Tip: It is also a good idea to take care of the name of your file. Using descriptive file names is not a ranking factor, but I recommend this as a good SEO practice.

Bad And/Or Spammy Alt Text Examples

I’ve also seen many examples of bad alt text use, including keyword stuffing or spamming.

Here is how you can turn the above good examples into bad examples:

”google search console coverage report
”google
”seo
”seo

As you can see, the above examples do not provide any information on what these images actually show.

You can also find examples and even more image SEO tips on Google Search Central.

Common Alt Text Mistakes

Stuffing keywords in the alt text is not the only mistake you can make.

Here are a few examples of common alt text mistakes:

  • Failure to use the alt text or using empty alt text.
  • Using the same alt text for different images.
  • Using very general alt text that does not actually describe the image. For example, using the alt text of “dog” on the photo of a dog instead of describing the dog in more detail, its color, what it is doing, what breed it is, etc.
  • Automatically using the name of the file as the alt text – which may lead to very unfriendly alt text, such as “googlesearchconsole,” “google-search-console,” or “photo2323,” depending on the name of the file.

Alt Text Writing Tips

And finally, here are the tips on how to write correct alt text so that it actually fulfills its purpose:

  • Do not stuff keywords into the alt text. Doing so will not help your web page rank for these keywords.
  • Describe the image in detail, but still keep it relatively short. Avoid adding multiple sentences to the alt text.
  • Use your target keywords, but in a natural way, as part of the image’s description. If your target keyword does not fit into the image’s description, don’t use it.
  • Don’t use text on images. All text should be added in the form of HTML code.
  • Don’t write, “this is an image of.” Google and users know that this is an image. Just describe its content.
  • Make sure you can visualize the image’s content by just reading its alt text. That is the best exercise to make sure your alt text is OK.

How To Troubleshoot Image Alt Text

Now you know all the best practices and common mistakes of alt text. But how do you check what’s in the alt text of the images of a website?

You can analyze the alt text in the following ways:

Inspecting an element (right-click and select Inspect when hovering over an image) is a good way to check if a given image has alt text.

However, if you want to check that in bulk, I recommend one of the below two methods.

Install Web Developer Chrome extension.

Screenshot of Web Developer Extension in Chrome by authorScreenshot from Web Developer Extension, Chrome by author, May 2024

Next, open the page whose images you want to audit.

Click on Web Developer and navigate to Images > Display Alt Attributes. This way, you can see the content of the alt text of all images on a given web page.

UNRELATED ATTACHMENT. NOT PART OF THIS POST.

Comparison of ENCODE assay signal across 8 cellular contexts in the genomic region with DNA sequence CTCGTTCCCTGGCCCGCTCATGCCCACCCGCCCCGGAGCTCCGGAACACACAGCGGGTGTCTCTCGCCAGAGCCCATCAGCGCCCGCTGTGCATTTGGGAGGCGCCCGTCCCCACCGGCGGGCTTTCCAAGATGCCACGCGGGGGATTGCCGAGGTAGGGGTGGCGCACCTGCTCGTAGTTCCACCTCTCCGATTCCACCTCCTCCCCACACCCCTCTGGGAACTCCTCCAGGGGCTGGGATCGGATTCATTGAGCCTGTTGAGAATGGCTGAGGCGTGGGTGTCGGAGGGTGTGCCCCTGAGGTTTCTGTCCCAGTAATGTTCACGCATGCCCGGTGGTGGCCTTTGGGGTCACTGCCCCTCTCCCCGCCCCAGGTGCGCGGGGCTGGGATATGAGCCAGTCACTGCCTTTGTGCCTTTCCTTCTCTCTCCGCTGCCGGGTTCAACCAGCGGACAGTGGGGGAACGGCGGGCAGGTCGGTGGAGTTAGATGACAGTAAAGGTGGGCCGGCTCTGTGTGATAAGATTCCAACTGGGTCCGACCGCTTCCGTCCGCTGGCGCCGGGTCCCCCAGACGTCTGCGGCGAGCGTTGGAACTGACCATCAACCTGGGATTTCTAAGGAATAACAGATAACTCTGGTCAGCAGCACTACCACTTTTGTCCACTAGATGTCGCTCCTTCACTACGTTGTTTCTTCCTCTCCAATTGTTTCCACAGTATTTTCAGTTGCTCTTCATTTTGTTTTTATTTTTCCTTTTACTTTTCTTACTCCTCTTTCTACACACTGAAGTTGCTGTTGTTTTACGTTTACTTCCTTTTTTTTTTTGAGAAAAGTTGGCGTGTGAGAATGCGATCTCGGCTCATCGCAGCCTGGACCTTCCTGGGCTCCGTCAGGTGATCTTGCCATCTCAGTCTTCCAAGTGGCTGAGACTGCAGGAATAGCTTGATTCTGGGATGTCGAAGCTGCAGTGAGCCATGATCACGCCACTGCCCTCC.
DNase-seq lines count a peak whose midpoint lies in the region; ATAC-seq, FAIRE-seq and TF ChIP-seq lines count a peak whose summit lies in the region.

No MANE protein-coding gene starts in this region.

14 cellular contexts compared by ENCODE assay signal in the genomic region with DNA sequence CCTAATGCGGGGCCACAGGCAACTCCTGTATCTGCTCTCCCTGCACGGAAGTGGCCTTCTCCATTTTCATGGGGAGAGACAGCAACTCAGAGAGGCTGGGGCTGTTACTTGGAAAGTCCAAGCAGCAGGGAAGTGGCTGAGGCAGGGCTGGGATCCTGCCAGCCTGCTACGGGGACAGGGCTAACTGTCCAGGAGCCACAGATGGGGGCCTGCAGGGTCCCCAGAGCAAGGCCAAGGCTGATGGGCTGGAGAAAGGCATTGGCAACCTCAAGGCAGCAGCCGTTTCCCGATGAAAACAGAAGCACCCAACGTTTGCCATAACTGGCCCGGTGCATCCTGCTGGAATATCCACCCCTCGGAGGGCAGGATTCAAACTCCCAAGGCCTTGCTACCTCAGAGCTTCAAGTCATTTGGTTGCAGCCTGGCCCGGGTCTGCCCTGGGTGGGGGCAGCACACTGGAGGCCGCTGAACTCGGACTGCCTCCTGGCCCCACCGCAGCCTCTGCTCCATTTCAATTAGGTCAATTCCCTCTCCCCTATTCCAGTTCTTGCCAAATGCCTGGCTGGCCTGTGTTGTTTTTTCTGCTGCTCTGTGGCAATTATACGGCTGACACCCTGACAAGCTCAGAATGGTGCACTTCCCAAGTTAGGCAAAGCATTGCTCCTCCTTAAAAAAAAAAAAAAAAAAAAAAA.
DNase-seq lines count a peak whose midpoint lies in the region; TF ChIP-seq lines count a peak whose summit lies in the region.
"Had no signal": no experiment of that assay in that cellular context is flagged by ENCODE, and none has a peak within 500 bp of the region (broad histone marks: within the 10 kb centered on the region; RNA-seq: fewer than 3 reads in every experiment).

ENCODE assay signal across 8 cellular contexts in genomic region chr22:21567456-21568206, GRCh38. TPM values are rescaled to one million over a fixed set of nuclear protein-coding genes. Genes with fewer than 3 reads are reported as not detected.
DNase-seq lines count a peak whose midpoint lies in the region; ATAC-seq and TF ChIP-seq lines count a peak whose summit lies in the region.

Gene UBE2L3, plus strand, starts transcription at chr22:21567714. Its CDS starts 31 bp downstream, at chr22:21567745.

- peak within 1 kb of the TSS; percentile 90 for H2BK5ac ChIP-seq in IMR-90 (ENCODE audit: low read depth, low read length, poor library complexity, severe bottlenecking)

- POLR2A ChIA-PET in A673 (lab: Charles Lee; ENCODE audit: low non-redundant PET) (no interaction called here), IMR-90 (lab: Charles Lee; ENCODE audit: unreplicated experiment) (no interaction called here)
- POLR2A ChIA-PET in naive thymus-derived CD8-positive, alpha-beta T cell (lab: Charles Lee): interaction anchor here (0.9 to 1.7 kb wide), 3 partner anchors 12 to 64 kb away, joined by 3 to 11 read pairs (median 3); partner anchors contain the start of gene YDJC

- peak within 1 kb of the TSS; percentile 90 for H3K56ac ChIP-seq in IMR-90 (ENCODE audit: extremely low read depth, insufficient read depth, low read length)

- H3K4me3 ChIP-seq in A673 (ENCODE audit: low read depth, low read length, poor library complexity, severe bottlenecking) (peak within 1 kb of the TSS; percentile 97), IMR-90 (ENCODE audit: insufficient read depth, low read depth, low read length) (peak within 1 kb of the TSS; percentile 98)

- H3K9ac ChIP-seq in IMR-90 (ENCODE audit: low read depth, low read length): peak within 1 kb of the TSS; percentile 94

The alt text of images is shown on the page.Screenshot from Web Developer Extension, Chrome by author, May 2024

How To Find And Fix Missing Alt Text

To check the alt text of the images of the entire website, use a crawler like Screaming Frog or Sitebulb.

Crawl the site, navigate to the image report, and review the alt text of all website images, as shown in the video guide below.

You can also export only images that have missing alt text and start fixing those issues.

Alt Text May Not Seem Like A Priority, But It’s Important

Every source of information about your content has value. Whether it’s for vision-impaired users or bots, alt text helps contextualize the images on your website.

While it’s only a ranking factor for image search, everything you do to help search engines understand your website can potentially help deliver more accurate results. Demonstrating a commitment to accessibility is also a critical component of modern digital marketing.

FAQ

What is the purpose of alt text in HTML?

Alternative text, or alt text, serves two main purposes in HTML. Its primary function is to provide a textual description of an image if it cannot be displayed. This text can help users understand the image content when technical issues prevent it from loading or if they use a screen reader due to visual impairments. Additionally, alt text aids search engine bots in understanding the image’s subject matter, which is critical for SEO, as indexing images correctly can enhance a website’s visibility in search results.

Can alt text improve website accessibility?

Yes, alt text is vital for website accessibility. It translates visual information into descriptive text that can be read by screen readers used by users with visual impairments. By accurately describing images, alt text ensures that all users, regardless of disability, can understand the content of a web page, making the web more inclusive and accessible to everyone.